CWA Flash E-Newsletter - June 11, 2019
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June: Alcohol and Substance Abuse  
Among California low-income women included in the 2013-14 Maternal and Infant Health Assessment (MIHA) Survey, up to 30 percent reported smoking before, during, or after pregnancy, up to 30% reported binge-drinking before getting pregnant, and up to 13 percent reported drinking during the third trimester. WIC Can Help provide information and referrals to help prevent these harmful effects.     
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Even One Extra Walk a Day May Make a Big Difference  
A new study of activity and mortality that looked at health and habits of older women, finds that the total number of recommended daily steps could be lower than many of us expect, and that even small increases in steps can be meaningful. For some, walking as few as 4,500 steps a day reduced mortality compared with those who took only 2,700 steps a day. So remember, every little bit helps! Park your car a little farther from the store entrance! 
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Speak Up for Breastfeeding Peer Counseling Funds! 
This year represents the first opportunity in nearly a decade to increase funding for Breastfeeding Peer Counselors, with the House of Representatives including a funding increase in their first version of the FY 2020 appropriations bill. The Senate has yet to draft their appropriations bill for FY 2020. ACTION: This month, please speak out to either educate your member of Congress about the Breastfeeding Peer Counselor Program or to call for full funding of the program at $90 million in the final FY 2020 funding bill. You can use this action alert to email, tweet, or call your members of Congress. NWA has already written the message for you, so all you need to do is provide your name and address.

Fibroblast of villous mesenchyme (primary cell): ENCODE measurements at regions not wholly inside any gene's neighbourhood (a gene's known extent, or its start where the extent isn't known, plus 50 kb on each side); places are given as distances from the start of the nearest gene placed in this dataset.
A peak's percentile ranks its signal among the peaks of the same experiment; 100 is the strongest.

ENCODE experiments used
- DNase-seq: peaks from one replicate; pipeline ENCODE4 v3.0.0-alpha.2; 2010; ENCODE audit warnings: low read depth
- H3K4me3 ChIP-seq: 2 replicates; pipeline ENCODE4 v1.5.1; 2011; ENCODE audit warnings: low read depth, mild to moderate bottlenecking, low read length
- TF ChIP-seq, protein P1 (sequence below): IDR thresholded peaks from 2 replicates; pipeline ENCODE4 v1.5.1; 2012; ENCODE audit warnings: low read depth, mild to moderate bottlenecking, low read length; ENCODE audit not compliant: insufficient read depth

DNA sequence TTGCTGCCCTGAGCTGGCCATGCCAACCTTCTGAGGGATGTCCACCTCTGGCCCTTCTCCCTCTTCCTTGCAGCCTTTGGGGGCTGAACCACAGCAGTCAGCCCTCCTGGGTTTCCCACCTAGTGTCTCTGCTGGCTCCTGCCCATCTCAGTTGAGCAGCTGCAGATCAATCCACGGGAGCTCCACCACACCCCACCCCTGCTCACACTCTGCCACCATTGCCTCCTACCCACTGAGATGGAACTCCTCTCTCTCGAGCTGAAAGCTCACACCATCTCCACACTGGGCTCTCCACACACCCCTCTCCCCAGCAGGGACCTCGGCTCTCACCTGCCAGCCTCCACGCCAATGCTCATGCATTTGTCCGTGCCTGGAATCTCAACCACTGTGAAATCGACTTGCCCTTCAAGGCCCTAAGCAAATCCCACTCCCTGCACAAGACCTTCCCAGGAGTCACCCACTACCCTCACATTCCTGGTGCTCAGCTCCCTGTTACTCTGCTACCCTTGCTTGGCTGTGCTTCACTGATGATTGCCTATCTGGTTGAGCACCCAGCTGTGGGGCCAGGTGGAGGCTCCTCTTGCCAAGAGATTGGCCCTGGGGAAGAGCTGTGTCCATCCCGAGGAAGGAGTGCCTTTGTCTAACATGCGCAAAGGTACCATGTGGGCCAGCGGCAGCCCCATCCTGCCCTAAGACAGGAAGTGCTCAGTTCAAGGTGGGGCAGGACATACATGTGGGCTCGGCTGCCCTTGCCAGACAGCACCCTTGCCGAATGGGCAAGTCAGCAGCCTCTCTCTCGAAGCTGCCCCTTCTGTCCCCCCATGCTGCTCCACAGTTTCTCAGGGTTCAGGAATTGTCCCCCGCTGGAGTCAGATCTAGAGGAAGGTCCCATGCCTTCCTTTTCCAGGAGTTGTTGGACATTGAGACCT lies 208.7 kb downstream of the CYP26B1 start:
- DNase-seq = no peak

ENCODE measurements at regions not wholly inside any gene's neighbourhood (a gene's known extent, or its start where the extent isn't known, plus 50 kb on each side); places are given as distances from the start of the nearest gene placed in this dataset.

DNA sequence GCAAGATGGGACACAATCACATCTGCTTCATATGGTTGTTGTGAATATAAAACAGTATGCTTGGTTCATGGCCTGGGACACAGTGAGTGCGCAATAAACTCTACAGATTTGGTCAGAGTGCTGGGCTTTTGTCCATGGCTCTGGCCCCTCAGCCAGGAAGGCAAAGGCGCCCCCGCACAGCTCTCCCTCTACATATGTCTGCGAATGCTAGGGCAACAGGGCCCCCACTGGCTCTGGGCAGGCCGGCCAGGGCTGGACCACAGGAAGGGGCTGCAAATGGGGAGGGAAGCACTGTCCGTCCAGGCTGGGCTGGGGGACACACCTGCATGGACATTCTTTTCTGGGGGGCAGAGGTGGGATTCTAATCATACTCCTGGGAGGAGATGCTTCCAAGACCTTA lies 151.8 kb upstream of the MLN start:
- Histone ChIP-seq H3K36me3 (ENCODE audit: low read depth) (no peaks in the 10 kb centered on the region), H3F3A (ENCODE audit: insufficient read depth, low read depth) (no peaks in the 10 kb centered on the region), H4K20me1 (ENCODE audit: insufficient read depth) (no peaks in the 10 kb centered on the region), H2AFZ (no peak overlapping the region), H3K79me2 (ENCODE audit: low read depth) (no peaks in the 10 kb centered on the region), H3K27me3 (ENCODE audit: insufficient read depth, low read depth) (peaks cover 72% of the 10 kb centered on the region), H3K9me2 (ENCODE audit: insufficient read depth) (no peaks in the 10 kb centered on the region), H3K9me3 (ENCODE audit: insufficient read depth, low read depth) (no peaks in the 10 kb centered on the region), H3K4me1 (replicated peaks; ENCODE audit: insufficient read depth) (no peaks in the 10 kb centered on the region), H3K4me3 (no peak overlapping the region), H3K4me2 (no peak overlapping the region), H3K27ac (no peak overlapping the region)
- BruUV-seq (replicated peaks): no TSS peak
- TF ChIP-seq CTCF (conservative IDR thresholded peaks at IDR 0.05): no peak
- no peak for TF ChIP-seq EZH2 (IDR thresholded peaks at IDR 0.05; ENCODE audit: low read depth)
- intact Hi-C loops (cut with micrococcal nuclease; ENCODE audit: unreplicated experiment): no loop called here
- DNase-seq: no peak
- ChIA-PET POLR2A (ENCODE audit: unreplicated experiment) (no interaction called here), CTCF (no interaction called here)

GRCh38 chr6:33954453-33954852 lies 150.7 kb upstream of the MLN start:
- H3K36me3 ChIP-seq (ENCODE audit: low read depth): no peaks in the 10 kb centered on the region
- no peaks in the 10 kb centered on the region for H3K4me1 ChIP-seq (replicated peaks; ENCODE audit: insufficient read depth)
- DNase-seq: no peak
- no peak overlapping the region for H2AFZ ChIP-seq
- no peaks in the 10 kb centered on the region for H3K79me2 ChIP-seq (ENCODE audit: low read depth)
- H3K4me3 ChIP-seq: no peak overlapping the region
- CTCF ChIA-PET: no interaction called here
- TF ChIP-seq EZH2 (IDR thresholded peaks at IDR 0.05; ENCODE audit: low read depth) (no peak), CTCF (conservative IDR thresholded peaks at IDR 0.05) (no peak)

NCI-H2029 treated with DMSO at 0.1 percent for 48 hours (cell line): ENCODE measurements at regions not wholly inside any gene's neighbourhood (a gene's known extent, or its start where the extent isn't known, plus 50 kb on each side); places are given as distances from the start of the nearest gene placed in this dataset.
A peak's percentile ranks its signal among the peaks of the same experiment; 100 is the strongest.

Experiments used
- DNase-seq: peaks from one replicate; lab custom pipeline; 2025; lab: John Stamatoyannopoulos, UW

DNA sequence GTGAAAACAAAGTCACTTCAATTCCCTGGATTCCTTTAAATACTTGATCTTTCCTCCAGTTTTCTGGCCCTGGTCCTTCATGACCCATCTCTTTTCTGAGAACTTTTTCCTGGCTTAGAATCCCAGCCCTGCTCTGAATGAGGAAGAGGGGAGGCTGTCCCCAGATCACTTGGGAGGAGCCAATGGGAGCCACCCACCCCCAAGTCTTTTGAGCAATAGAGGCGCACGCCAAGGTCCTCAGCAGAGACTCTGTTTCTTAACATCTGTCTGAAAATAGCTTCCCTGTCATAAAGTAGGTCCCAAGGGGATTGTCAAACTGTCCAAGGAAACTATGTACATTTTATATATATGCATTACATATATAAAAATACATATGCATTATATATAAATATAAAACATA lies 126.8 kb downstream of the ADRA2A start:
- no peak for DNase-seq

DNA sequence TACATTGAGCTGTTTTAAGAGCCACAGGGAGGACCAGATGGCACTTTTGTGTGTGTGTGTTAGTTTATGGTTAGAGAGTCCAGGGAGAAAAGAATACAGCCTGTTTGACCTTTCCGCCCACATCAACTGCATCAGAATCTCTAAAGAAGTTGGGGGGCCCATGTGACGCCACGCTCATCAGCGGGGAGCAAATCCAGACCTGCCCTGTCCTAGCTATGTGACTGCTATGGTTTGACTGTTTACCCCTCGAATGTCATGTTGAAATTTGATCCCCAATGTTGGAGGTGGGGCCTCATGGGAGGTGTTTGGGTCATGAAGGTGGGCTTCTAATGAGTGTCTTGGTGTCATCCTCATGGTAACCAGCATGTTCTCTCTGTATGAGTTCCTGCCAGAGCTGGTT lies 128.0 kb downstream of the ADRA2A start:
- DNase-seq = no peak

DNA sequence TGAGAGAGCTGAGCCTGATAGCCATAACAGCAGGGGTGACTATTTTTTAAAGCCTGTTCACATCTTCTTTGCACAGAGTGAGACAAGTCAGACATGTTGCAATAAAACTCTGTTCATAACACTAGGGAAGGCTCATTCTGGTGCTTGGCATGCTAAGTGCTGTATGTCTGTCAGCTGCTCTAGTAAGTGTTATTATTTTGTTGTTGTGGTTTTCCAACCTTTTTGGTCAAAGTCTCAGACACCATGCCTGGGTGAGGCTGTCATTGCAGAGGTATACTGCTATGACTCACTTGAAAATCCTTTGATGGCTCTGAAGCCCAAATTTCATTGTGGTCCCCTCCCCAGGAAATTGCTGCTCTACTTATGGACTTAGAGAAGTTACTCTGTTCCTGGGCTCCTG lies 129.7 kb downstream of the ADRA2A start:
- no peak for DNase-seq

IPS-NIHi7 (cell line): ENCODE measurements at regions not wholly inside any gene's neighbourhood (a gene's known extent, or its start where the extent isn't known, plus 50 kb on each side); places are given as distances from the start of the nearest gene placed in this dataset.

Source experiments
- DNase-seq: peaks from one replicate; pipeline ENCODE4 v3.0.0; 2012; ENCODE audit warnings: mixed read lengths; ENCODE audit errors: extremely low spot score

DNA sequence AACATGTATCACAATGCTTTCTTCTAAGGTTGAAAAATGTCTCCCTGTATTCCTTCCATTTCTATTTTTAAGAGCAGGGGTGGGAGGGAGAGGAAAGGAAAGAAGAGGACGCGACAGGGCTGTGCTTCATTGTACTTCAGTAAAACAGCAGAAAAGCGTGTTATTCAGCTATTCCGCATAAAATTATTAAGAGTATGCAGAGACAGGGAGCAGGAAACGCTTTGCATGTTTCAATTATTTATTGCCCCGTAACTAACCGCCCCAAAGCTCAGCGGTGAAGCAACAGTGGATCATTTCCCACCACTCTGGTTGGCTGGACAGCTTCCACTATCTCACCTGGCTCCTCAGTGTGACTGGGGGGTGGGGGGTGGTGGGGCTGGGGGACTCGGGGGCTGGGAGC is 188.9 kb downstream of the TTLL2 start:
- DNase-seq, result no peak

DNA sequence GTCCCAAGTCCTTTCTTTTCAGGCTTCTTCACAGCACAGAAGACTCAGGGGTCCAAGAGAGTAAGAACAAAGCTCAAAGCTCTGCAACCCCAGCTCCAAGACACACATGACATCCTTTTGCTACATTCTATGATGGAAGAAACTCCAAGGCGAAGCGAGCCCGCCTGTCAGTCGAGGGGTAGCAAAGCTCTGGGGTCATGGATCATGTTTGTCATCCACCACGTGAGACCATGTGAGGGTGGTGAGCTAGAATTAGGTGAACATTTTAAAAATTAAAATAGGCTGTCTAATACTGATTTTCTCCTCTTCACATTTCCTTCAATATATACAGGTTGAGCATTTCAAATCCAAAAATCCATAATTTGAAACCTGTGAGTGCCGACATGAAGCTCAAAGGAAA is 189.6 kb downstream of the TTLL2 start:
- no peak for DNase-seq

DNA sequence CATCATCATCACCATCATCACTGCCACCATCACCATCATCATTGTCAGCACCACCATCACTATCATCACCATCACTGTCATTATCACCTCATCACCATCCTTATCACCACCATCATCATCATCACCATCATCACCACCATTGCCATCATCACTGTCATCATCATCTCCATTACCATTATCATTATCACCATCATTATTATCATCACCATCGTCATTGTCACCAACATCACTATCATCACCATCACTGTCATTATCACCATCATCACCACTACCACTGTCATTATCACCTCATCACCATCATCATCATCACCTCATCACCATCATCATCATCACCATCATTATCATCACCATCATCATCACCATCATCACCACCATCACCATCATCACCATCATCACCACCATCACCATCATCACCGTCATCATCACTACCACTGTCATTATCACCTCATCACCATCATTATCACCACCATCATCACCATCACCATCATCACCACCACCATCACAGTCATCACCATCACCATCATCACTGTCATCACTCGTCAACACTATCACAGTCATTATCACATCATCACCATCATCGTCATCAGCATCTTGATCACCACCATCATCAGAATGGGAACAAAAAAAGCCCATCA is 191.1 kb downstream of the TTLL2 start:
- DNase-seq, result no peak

California Legislative Update 
We have fought the good fight to secure an increase in reimbursement rates for breast pumps provided by Medi-Cal plans - testifying in both houses and connecting with legislative offices and leadership. Unfortunately, despite our best efforts, our proposal did not survive the final Conference Committee negotiations. We appreciate the collaboration with CA Breastfeeding Coalition and Moms Rising on this effort and any calls made by individuals to legislative offices. We are also supporting AB 526 (Petrie-Norris) which will be heard in Senate Health, although unfortunately the accompanying budget proposal to support express lane eligibility was not included by the conference budget committee. This relates to our efforts to improve program linkages between WIC and Medi-Cal. This effort is spearheaded by Children's Partnership. Regarding bills, CWA is also a co-sponsor of SB 142, a bill to further improve lactation accommodation, led by CA Breastfeeding Coalition and Legal Aid at Work, which will be heard in Assembly Labor Committee on June 26. Additionally we are supporting many bills that address the well-being of young families. 
Our Top News Picks
ACEs Affect Cognitive Skills, Focus
Adverse childhood experiences (ACEs), such as poverty, residential instability, parental divorce or substance abuse, can affect executive function and lead to changes in a child's brain chemistry, muting the effects of stress hormones, according to a new study. Children from families that had lower income and higher adversity tended to have both lower executive function and an atypical diurnal cortisol pattern. Each of those contributed to more behavior problems and lower social-emotional competence in children when they were about to start kindergarten. The study shows that not only do low income and adversity affect children's adjustment, but they also impact these self-regulation systems that then add to children's adjustment problems. While past research has pointed to the effects of adversity on executive function, and to the specific relationship between cortisol and executive function, this new study shows the additive effects over time, researchers say. The research could be used to inform parenting programs, early childhood and school-based interventions. 
To Help New Parents, Give Both Paid Family Leave